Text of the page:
H.M.B. Holdings Ltd. v. Antigua and Barbuda, 2020 ONCA 122021 SCC 44 (39130)

“Antigua and Barbuda (“Antigua”), a country comprised of several islands in the Caribbean, expropriated property owned by H.M.B. Holdings Limited (“HMB”), a private company incorporated in Antigua. Litigation ensued at the Judicial Committee of the Privy Council, and Antigua was ordered to compensate HMB for the expropriation. Years later, HMB brought a common law action in British Columbia to enforce the foreign judgment in that province. Antigua did not defend the action, and as a result, HMB obtained a default judgment. HMB then commenced an application in Ontario to enforce the British Columbia judgment by having it registered under the Reciprocal Enforcement of Judgments Act (“REJA”). The application judge found that ss. 3(b) and 3(g) of the REJA — which prescribe, as conditions of registration, that the judgment debtor be carrying on business within the jurisdiction of the original court and that the judgment debtor have no good defence on the original judgment  barred registration. A majority of the Court of Appeal upheld the application judge’s conclusion on the basis of s. 3(b) alone.”

The SCC (5:0) dismissed the appeal. 

Chief Justice Wagner wrote as follows (at paras.1-2, 37-42, 44, 48-50):
 
“In this appeal, H.M.B. Holdings Limited (“H.M.B.”) seeks an order pursuant to Ontario’s Reciprocal Enforcement of Judgments Act, R.S.O. 1990, c. R.5 (“REJA”), for the registration of a default judgment it obtained in British Columbia against Antigua and Barbuda (“Antigua”) to enforce a judgment granted by the Judicial Committee of the Privy Council awarding compensation for expropriation. The problem is one of statutory interpretation, and in particular, the interpretation and application of ss. 3(b) and 3(g) of the REJA. If either of these provisions applies, H.M.B. is barred from registering the default judgment under the REJA.

The application judge found that both provisions barred registration under the statute. A majority of the Court of Appeal of Ontario upheld the application judge’s conclusion on the basis of s. 3(b) alone. For the reasons that follow, I agree with the Court of Appeal and conclude that this appeal must be dismissed.


 

In cases involving a representative, the question of whether the representative has been carrying on the foreign corporation’s business or has been doing no more than carry on their own business will necessitate an investigation of the functions they have been performing and all aspects of the relationship between them and the foreign corporation (p. 530). In particular, the following questions are relevant to the assessment of whether the representative has been carrying on the foreign corporation’s business:

  • (a)   whether or not the fixed place of business from which the representative operates was originally acquired for the purpose of enabling them to act on behalf of the foreign corporation;
  • (b)   whether the foreign corporation has directly reimbursed the representative for the cost of their accommodation at the fixed place of business and the cost of their staff;
  • (c)   what other contributions, if any, the foreign corporation makes to the financing of the business carried on by the representative;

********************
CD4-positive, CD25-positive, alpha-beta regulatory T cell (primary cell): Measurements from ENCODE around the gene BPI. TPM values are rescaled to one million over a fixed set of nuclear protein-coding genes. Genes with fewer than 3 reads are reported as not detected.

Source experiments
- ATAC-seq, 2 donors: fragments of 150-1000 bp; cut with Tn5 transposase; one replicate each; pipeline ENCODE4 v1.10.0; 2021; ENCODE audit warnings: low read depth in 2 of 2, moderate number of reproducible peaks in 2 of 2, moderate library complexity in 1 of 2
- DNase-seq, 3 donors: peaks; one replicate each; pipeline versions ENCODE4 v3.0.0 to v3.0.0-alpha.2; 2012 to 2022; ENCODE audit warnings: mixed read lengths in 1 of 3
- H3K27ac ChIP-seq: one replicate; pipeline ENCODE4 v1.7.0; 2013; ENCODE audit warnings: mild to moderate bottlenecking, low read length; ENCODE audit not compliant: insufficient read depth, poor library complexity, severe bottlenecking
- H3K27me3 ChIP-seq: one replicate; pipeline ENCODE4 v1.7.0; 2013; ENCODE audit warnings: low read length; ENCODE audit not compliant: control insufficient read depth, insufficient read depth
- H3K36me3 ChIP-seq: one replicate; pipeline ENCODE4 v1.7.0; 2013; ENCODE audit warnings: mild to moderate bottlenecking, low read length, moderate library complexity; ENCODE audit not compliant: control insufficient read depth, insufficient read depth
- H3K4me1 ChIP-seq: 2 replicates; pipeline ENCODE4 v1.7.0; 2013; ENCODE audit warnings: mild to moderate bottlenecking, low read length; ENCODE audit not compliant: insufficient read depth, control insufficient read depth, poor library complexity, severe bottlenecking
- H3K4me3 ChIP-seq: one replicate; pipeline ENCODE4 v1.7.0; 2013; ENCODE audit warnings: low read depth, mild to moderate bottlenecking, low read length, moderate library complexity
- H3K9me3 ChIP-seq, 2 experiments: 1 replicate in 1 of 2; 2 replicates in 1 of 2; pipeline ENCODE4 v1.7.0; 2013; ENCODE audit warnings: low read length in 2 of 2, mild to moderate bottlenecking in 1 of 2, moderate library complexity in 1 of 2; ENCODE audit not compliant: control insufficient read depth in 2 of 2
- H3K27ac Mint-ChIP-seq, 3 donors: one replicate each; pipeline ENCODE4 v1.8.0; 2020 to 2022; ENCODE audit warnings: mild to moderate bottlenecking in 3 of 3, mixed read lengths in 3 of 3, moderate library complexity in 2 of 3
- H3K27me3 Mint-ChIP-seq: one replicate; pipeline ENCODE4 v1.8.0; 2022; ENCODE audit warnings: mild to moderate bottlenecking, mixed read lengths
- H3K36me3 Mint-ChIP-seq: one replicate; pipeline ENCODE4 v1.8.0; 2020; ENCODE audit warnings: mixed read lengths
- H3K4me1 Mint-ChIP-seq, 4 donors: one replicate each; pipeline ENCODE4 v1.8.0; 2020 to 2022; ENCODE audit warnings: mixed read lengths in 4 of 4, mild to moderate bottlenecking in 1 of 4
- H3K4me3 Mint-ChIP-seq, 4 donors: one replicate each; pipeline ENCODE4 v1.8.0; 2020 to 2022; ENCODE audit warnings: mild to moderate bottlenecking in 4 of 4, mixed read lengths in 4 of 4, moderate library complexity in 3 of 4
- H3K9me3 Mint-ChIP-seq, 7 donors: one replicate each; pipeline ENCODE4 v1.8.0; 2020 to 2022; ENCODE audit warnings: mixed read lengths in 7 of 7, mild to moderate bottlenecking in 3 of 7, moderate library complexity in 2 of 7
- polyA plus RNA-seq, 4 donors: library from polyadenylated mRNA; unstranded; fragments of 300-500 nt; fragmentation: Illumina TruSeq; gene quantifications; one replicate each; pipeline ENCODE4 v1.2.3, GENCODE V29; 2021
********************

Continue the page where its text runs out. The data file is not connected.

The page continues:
• (d)   whether the representative is remunerated by reference to transactions (e.g., by commission), by fixed regular payments or in some other way;
  • (e)   what degree of control the foreign corporation exercises over the running of the business conducted by the representative;
  • (f)    whether the representative reserves part of their accommodation and part of their staff for conducting business related to the foreign corporation;
  • (g)   whether the representative displays the foreign corporation’s name at their premises or on their stationery, and if so, whether the representative does so in a way as to indicate that they are a representative of the foreign corporation;
  • (h)   what business, if any, the representative transacts as principal exclusively on their own behalf;
  • (i)     whether the representative makes contracts with customers or other third parties in the name of the foreign corporation or otherwise in such manner as to bind it; and
  • (j)     if so, whether the representative requires specific authority in advance before binding the foreign corporation to contractual obligations (pp. 530-31).

Lord Justice Slade further held that even this list of questions is not exhaustive and that the answer to any of them is not necessarily conclusive as to whether a representative has been carrying on a foreign corporation’s business in a certain jurisdiction (p. 531).

In Chevron, this Court followed the Adams approach and explained how the term “carrying on business”, as part of traditional presence-based jurisdiction at common law, should be interpreted in Canada. Gascon J., writing for the Court, stated the following:

  • To establish traditional, presence-based jurisdiction over an out-of-province corporate defendant, it must be shown that the defendant was carrying on business in the forum at the time of the action. Whether a corporation is “carrying on business” in the province is a question of fact. In Wilson, in the context of statutory registration of a foreign judgment, the Alberta Court of Appeal was asked to assess whether a company was carrying on business in the jurisdiction. It held that to make this determination, the court must inquire into whether the company has “some direct or indirect presence in the state asserting jurisdiction, accompanied by a degree of business activity which is sustained for a period of time”. These factors are and always have been compelling indicia of corporate presence; as the cases cited in Adams v. Cape Industries Plc., [1990] 1 Ch. 433 [Ch. Div.], at pp. 467-68, per Scott J., demonstrate, the common law has consistently found the maintenance of physical business premises to be a compelling jurisdictional factor. LeBel J. accepted this in Van Breda when he held that “carrying on business requires some form of actual, not only virtual, presence in the jurisdiction, such as maintaining an office there”. [Emphasis added; citations omitted; para. 85.]